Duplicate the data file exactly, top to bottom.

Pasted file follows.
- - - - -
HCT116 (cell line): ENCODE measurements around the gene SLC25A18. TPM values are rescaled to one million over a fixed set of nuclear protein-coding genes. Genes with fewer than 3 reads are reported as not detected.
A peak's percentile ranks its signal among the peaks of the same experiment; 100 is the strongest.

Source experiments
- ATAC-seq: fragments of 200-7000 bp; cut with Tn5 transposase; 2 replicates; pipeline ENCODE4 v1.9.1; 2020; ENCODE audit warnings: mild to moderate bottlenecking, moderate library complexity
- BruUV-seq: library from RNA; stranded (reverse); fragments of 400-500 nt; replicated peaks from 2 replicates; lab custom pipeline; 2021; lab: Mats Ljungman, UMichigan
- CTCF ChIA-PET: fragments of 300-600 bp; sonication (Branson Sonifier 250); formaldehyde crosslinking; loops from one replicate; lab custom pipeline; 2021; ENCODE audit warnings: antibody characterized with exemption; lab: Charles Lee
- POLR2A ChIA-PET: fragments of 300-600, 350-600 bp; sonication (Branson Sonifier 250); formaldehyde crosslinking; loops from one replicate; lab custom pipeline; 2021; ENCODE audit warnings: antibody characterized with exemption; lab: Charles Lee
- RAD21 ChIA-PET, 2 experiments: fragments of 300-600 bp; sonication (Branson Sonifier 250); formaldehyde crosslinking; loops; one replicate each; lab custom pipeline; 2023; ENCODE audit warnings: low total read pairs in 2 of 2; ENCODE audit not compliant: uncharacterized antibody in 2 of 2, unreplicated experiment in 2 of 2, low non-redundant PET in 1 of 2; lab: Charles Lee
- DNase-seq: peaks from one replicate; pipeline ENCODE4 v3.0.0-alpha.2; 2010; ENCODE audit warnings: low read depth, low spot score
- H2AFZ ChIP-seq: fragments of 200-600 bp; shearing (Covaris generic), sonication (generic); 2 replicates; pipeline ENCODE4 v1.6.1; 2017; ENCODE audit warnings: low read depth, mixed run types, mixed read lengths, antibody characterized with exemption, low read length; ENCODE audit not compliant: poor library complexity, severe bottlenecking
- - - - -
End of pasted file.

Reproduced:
HCT116 (cell line): ENCODE measurements around the gene SLC25A18. TPM values are rescaled to one million over a fixed set of nuclear protein-coding genes. Genes with fewer than 3 reads are reported as not detected.
A peak's percentile ranks its signal among the peaks of the same experiment; 100 is the strongest.

Source experiments
- ATAC-seq: fragments of 200-7000 bp; cut with Tn5 transposase; 2 replicates; pipeline ENCODE4 v1.9.1; 2020; ENCODE audit warnings: mild to moderate bottlenecking, moderate library complexity
- BruUV-seq: library from RNA; stranded (reverse); fragments of 400-500 nt; replicated peaks from 2 replicates; lab custom pipeline; 2021; lab: Mats Ljungman, UMichigan
- CTCF ChIA-PET: fragments of 300-600 bp; sonication (Branson Sonifier 250); formaldehyde crosslinking; loops from one replicate; lab custom pipeline; 2021; ENCODE audit warnings: antibody characterized with exemption; lab: Charles Lee
- POLR2A ChIA-PET: fragments of 300-600, 350-600 bp; sonication (Branson Sonifier 250); formaldehyde crosslinking; loops from one replicate; lab custom pipeline; 2021; ENCODE audit warnings: antibody characterized with exemption; lab: Charles Lee
- RAD21 ChIA-PET, 2 experiments: fragments of 300-600 bp; sonication (Branson Sonifier 250); formaldehyde crosslinking; loops; one replicate each; lab custom pipeline; 2023; ENCODE audit warnings: low total read pairs in 2 of 2; ENCODE audit not compliant: uncharacterized antibody in 2 of 2, unreplicated experiment in 2 of 2, low non-redundant PET in 1 of 2; lab: Charles Lee
- DNase-seq: peaks from one replicate; pipeline ENCODE4 v3.0.0-alpha.2; 2010; ENCODE audit warnings: low read depth, low spot score
- H2AFZ ChIP-seq: fragments of 200-600 bp; shearing (Covaris generic), sonication (generic); 2 replicates; pipeline ENCODE4 v1.6.1; 2017; ENCODE audit warnings: low read depth, mixed run types, mixed read lengths, antibody characterized with exemption, low read length; ENCODE audit not compliant: poor library complexity, severe bottlenecking